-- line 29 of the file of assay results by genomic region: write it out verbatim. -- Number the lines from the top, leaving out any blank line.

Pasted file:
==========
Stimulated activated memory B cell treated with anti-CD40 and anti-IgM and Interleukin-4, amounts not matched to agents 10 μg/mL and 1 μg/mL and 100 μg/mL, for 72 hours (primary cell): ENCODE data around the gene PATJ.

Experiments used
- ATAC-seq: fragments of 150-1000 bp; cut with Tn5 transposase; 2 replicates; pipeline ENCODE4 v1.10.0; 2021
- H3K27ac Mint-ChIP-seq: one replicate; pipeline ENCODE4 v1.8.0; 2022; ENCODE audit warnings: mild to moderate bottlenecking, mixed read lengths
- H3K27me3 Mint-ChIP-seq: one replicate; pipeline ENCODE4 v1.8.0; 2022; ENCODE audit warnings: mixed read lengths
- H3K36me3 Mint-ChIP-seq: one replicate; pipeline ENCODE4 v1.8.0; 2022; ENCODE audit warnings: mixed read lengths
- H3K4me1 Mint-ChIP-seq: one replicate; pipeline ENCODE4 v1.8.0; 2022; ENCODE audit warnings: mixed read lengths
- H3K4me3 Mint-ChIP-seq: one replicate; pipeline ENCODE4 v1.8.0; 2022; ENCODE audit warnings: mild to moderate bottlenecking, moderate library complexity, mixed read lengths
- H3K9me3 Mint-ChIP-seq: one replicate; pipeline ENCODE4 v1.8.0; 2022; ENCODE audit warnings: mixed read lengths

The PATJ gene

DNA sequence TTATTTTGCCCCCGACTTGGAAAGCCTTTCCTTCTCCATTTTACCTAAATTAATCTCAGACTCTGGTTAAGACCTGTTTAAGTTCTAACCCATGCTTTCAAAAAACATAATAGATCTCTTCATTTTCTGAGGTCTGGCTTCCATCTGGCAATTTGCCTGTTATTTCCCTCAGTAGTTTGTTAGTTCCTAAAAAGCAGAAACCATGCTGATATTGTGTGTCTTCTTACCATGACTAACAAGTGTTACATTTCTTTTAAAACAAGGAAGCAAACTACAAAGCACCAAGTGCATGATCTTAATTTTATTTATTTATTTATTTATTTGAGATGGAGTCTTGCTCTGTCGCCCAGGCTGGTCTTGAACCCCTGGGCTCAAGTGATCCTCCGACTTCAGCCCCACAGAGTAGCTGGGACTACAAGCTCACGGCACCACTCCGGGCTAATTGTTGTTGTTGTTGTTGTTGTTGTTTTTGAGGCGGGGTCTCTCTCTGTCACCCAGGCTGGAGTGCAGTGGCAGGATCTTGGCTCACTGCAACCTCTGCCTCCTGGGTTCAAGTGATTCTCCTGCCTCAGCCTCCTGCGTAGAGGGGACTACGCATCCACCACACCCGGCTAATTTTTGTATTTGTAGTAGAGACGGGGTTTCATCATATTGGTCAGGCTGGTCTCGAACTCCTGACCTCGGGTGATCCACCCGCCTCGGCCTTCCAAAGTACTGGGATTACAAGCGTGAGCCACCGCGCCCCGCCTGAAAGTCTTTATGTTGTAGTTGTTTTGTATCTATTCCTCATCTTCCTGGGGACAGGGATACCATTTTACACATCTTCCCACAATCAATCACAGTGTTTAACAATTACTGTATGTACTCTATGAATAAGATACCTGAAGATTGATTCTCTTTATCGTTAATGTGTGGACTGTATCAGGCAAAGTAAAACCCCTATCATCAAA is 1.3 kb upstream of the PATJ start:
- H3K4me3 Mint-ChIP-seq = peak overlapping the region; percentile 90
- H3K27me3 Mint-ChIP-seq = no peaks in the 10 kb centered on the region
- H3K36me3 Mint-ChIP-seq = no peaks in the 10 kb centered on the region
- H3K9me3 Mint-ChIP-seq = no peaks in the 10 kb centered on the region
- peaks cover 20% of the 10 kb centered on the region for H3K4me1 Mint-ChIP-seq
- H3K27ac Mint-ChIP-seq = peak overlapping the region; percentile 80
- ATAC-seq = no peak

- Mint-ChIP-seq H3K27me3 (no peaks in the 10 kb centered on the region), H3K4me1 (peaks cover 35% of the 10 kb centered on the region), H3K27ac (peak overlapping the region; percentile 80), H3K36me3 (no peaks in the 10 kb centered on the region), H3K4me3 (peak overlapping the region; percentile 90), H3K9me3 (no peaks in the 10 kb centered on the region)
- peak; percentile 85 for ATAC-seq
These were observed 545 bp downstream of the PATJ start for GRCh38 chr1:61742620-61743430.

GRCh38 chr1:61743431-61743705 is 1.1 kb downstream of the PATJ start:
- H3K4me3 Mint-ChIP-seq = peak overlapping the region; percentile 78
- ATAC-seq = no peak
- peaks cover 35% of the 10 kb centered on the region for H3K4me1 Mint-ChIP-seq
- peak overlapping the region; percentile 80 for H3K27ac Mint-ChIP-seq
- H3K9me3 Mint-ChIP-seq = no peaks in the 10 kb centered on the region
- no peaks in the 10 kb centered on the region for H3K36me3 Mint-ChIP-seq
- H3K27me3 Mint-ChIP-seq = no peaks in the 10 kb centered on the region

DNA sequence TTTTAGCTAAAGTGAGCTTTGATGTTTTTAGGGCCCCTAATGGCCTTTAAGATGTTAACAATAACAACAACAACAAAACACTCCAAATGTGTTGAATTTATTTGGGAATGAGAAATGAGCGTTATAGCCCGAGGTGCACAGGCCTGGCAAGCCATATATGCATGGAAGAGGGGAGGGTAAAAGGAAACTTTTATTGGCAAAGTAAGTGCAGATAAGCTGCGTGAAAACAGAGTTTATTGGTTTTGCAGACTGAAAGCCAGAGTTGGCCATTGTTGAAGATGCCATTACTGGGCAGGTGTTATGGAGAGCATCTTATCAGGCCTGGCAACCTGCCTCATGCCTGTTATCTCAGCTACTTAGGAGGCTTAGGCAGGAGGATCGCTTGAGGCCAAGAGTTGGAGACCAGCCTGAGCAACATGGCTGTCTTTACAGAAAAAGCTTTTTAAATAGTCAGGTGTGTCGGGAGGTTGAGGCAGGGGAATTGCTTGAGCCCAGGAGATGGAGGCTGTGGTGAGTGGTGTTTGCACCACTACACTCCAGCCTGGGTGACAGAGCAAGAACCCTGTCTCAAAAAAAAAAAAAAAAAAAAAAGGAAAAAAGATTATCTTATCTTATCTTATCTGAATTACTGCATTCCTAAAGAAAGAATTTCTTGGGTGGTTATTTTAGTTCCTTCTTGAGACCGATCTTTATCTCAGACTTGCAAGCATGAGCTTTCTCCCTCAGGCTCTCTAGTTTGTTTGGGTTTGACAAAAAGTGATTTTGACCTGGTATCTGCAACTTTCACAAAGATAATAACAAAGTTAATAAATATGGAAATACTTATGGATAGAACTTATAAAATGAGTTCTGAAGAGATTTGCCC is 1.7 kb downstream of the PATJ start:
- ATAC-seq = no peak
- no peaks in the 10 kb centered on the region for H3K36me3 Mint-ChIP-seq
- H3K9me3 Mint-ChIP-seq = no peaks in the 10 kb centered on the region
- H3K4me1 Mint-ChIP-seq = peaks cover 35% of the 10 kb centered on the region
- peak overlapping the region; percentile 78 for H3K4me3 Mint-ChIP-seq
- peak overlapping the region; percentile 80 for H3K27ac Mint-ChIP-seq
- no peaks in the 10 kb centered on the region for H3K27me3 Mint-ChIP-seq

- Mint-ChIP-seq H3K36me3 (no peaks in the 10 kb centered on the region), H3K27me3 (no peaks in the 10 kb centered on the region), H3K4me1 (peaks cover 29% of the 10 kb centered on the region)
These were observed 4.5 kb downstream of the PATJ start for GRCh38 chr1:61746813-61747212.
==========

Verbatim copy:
- H3K27me3 Mint-ChIP-seq = no peaks in the 10 kb centered on the region